No question: Electric mobility is still not at the status as it could be. Beside low range of current e-vehicles, for many people the insufficient charging infrastructure is one of the core reasons not to invest in an e-car yet. Fully understandable! Because what could be more annoying than being stranded on the motorway with an empty battery? But new technology and standards promise improvements.
About one million e-cars are supposed to be underway on the streets until the year 2020 in Germany. Whereas the registration hybrid cars in 2016 increased strongly, the numbers for e-cars were surprisingly declining. Not a good trend in order to reach the ambitious goal of the German government. There’s undoubtedly still plenty of work ahead, and one significant construction area is being tackled by EBV with the collaboration with CharIN.
CharIN Defines Charging Standard
The Charging Interface Initiative e.V., CharIN, pursues the goal to establish the Combined Charging System (CCS) as the standard for charging battery-powered electric vehicles of all kinds. EBV has joined this initiative which was founded by major automotive manufacturers. With active involvement in customer projects that include power supply, charging technology, secure payment, electric drive train and vehicle management as well as a strategic linecard of manufacturing partners, EBV is contributing with a lot of expertise and design know-how to CharIN.
Industrial standards are important in order to improve suitability of products, processes and services. Furthermore, communication between different devices can be eased or ensured. One of the problems with worldwide charging infrastructure are the different charging system standards.
The Combined Charging System (CCS) standard for electric vehicles combines single-phase with rapid three-phase charging using alternating current (AC) at a maximum of 43 kilowatts (kW), as well as direct-current (DC) charging at a maximum of 200 kW and the future perspective of up to 350 kW. Today we can find combo-chargers that provide AC (43kW), the Japanese Chademo (50kW) and CCS 1.0 (50kW). We are currently in the transition phase to migrate to the CCS 2.0 standard. With that only one plug design would be necessary.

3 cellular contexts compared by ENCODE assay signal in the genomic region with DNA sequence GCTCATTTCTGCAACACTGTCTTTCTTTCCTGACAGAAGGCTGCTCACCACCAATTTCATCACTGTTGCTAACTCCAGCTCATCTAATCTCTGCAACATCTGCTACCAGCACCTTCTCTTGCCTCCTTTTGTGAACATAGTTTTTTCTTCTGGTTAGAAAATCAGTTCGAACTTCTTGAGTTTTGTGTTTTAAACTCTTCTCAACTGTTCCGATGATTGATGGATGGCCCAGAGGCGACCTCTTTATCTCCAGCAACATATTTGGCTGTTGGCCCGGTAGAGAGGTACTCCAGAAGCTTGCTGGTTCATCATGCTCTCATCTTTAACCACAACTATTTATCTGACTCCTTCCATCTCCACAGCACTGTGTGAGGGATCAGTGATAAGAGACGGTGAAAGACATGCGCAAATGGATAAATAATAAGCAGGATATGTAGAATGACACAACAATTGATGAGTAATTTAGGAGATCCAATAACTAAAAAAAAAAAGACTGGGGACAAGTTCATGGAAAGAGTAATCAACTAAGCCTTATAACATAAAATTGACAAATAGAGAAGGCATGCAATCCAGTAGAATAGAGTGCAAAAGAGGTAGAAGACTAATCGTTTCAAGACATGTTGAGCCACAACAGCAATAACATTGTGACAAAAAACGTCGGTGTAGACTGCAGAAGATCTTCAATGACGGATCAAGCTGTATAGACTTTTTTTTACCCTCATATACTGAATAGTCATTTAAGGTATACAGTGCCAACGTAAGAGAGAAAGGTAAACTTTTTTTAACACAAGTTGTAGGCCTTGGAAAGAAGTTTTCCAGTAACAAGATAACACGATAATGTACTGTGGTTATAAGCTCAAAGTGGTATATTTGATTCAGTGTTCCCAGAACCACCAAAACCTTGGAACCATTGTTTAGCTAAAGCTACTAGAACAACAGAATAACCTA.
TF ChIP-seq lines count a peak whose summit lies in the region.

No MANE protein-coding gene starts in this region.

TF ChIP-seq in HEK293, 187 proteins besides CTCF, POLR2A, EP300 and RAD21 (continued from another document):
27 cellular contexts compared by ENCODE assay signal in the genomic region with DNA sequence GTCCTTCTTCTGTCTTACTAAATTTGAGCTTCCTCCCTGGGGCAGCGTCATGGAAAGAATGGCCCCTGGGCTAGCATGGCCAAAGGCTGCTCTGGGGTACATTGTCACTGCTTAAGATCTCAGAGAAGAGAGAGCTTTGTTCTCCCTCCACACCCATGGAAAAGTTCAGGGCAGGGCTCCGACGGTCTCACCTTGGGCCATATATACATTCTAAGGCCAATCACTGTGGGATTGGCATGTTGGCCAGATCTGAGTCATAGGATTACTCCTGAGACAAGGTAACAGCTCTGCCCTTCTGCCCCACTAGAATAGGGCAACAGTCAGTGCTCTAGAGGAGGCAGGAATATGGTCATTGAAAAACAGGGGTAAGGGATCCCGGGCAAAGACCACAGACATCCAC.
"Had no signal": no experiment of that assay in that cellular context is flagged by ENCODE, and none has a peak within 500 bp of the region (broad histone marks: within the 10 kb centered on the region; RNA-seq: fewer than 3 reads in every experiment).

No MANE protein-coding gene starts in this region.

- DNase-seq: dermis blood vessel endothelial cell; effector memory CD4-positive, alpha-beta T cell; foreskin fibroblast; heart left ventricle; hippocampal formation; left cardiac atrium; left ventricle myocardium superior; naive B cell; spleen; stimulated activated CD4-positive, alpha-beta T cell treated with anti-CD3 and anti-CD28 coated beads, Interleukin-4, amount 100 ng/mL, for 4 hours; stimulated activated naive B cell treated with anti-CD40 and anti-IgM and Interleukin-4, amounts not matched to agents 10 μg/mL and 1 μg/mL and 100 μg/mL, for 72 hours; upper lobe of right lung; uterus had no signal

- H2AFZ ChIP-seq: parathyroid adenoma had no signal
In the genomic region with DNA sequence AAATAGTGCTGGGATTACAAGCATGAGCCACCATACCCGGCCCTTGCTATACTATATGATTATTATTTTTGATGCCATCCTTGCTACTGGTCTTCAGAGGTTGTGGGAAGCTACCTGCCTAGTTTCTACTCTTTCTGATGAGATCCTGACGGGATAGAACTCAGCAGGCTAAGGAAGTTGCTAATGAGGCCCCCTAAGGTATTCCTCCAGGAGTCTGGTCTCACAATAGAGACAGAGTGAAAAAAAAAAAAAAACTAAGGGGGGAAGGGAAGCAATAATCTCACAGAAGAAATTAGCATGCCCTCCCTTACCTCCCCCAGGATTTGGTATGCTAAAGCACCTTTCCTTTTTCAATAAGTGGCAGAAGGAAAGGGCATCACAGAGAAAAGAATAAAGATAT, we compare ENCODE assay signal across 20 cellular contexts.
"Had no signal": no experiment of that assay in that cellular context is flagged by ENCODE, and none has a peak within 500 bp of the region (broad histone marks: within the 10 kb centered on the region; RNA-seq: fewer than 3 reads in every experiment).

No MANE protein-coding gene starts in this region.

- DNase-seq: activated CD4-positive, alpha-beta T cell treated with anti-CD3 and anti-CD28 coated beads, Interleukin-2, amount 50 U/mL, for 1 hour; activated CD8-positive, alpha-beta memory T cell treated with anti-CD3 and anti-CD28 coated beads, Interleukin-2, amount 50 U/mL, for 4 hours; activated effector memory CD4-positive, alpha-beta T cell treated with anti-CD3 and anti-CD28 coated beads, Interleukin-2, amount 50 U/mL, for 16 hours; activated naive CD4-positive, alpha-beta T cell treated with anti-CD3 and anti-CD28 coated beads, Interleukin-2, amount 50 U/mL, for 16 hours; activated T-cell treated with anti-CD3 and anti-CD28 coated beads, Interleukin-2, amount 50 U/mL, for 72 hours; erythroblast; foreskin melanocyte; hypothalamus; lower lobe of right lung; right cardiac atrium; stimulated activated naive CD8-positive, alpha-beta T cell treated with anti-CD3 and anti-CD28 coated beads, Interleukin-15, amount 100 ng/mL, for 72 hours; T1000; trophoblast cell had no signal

CCS also defines the power line communication (PLC), which is vital to avoid damages at the car battery. The specification describes the CCS’ main features, including the charging process itself as well as safety, user authentication, payment authorisation and load balancing functions. It also provides guidance as to which standards have been implemented in the system. As the CCS standards evolve, backwards compatibility will be maintained with previous iterations in order to maximize simplicity ease of use and security of investment.
Challenges For The Grid
The development of electric mobility moreover involves tremendous challenges to the power grip as well. Voltage peaks need to be handled by the electricity providers. This especially holds if more and more fast-chargers that provide up to 350 kW will be installed.
The EBV smart grid experts will be at this year’s PCIM Europe trade fair happening from May 16th through 18th 2017 in Nuremberg, Germany. They will give insights into concepts of fast electric vehicle charging systems and present a grid concept for the Combined Charging Station up to 350 kW. Apart from that, there will be the chance to discover a customer example of a DC/DC solution charging station.
So make sure to come to Nuremberg in May and visit EBV at PCIM Europe (Hall 9, Stand 9-415). More information about our presence at the international leading exhibition and conference for power electronics, intelligent motion, renewable energy and energy management can be found on our event page.